I love meeting people from different cultures and religious backgrounds.
It's great to actually sit and listen to people's stories without trying to override them with your own opinions or beliefs.
But at times we hear stories that may not correlate with our own religious dogma, or perhaps the propaganda of our own faith system. These stories force us to realise that God meets people where they are at.
Take my new friend who we will call M.
M is a Lebanese Muslim. His life has not been easy and his body bears the scars of bullet holes and knife wounds. He has grown up with violence that most of us will never experience. But M has a heart of gold and loves all people regardless of race or religion. He is not a deeply religious man, but we have coffee every week and the subject of religion comes up often - as do real life supernatural events.
It was over our last couple of meetings that he told me many Muslims, including himself, have dreams about Jesus Christ. When we think of Islam, we often think of their Prophet Mohammed, but do not realise that Jesus is considered to them a great prophet and the end of times judge of all people..
I was startled that M had dreams that Jesus walked across water to him, and thanked him for helping people in the community. The same week I heard that story, my friend Mark who was in the article I wrote on premonitions (See story on Do premonitions save lives: Spearfishing champion and Great White Shark in our blog) gave me a dvd which is full of testimonies of Muslims who are having similar dreams of Jesus revealing himself to them in many ways, including announcing to them that He is the son of God and saviour. These two events lined up in a way that more than coincidental as only a week earlier, a Maronite Lebanese Christian told me about the same dvd Mark gave me, explaining he would love to give me a copy but there were none available and it could not be purchased online. Mark was unaware of that conversation when he delivered me that exact DVD hours after I had spoken to M.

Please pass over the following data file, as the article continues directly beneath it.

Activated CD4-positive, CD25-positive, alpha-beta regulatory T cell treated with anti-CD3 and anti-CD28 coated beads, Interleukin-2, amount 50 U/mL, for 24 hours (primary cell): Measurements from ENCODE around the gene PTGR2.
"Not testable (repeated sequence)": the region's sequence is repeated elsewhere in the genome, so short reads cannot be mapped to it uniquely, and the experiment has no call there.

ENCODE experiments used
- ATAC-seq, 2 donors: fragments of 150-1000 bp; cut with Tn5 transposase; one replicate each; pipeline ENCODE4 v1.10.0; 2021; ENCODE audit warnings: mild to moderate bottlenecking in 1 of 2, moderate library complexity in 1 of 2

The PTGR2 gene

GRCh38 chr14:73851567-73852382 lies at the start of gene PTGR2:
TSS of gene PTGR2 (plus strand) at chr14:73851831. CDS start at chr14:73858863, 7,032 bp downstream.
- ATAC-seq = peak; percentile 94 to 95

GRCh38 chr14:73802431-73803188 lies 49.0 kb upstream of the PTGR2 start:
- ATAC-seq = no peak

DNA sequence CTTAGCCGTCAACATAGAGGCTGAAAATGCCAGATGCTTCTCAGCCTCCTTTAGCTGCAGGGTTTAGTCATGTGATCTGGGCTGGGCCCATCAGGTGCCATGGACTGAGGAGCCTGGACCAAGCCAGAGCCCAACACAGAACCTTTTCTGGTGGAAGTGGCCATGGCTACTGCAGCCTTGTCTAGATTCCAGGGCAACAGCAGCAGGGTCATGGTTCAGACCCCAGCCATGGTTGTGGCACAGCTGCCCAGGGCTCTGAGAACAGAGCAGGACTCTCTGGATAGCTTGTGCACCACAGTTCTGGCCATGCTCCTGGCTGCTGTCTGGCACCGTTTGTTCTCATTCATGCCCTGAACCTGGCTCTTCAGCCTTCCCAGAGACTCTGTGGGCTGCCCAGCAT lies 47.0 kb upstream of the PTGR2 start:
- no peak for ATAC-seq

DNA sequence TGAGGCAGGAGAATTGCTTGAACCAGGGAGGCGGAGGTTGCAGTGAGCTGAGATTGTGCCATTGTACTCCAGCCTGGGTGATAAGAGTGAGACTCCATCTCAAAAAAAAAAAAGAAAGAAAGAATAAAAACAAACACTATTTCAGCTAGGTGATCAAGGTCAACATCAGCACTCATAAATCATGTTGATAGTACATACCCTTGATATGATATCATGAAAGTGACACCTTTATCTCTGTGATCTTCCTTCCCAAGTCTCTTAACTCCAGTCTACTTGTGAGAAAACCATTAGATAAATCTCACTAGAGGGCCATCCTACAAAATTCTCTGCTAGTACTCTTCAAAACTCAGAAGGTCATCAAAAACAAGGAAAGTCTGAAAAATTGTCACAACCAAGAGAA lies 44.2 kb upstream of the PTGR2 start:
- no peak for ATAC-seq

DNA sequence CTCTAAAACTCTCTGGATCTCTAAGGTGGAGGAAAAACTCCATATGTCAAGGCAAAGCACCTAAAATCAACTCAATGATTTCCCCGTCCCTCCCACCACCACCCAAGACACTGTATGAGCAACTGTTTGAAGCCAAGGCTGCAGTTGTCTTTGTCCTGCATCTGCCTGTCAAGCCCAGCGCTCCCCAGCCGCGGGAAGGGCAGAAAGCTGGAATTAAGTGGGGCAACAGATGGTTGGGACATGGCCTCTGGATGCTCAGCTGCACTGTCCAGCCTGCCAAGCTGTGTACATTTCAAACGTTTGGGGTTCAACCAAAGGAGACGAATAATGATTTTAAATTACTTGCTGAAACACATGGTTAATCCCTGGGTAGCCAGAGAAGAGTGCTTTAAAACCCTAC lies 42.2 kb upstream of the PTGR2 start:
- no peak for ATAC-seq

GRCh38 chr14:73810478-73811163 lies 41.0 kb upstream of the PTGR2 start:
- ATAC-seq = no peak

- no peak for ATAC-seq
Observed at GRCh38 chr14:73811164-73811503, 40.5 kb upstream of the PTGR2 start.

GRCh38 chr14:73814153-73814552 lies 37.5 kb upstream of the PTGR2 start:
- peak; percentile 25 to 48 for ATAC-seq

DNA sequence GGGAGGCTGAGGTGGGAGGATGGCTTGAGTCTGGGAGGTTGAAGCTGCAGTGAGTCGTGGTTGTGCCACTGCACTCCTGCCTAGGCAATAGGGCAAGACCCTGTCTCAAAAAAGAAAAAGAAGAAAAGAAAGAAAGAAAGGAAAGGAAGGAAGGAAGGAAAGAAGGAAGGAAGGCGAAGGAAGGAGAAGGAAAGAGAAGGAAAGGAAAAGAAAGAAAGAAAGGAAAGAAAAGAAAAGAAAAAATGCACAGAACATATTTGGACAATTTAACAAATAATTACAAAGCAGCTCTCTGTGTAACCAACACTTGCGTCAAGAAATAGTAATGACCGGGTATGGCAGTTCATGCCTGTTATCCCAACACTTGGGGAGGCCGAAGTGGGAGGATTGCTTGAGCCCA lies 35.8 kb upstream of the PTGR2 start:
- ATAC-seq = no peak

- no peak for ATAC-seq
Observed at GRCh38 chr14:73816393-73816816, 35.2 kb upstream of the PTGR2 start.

And this next part of the story is where you have to start to shift your paradigms, especially if you are one of many Christians who believe that God cares more about Christians and Jews than other people, a thinking that is dangerously prevalent today. M began to share with me something very unexpected.
'In the second Intifada in 2005, many people do not know that covert Israeli forces moved into parts of lower Lebanon, and there was terror among many townships. Much of this never makes it into world news. But they were driven out of one town by men on horseback with swords and did not return'.
I was listening but did not pick up the context. 'Did the men of that town have no access to weapons like rifles'?
"No" M said, 'the Israeli bullets went through the men on horseback. They were Prophets from the past, who were assigned by God to protect the people. The bullets passed through them. They were seen by whole villages and the Israeli army could not defeat them and when they realised they were not fighting flesh and blood they retreated in terror'.
So I researched the story to see if it was an urban myth, and also did a comparison to the WW1 story "The Angels of Mons' in which it was reported an angelic army drove the German army away. The story of the Angels of Mons is reputed to be a hoax (see the excerpt from Wikipedia below).
Here's what I found re the Lebanon story.
Zip. Nothing to affirm or deny it. Perhaps it is because the stories are in blogs in Arabic using religious or cultural terminology that I am unaware of. Perhaps because it is a small group of people who are aware of the tale. Perhaps because it is a legend, a type of mythology to bolster hopes that God cares enough about the Lebanese people that He would provide supernatural protection for them, as He did for the forefathers of the Israeli's when they were known simply as the Hebrew descendants of the twelve tribes of Jacob, who had just escaped from Pharoahs Egyptian empire. Perhaps, because God cares about the poor, the refugree's, the powerless, the orphan, the widow, the oppressed regardless of what their religious bent is.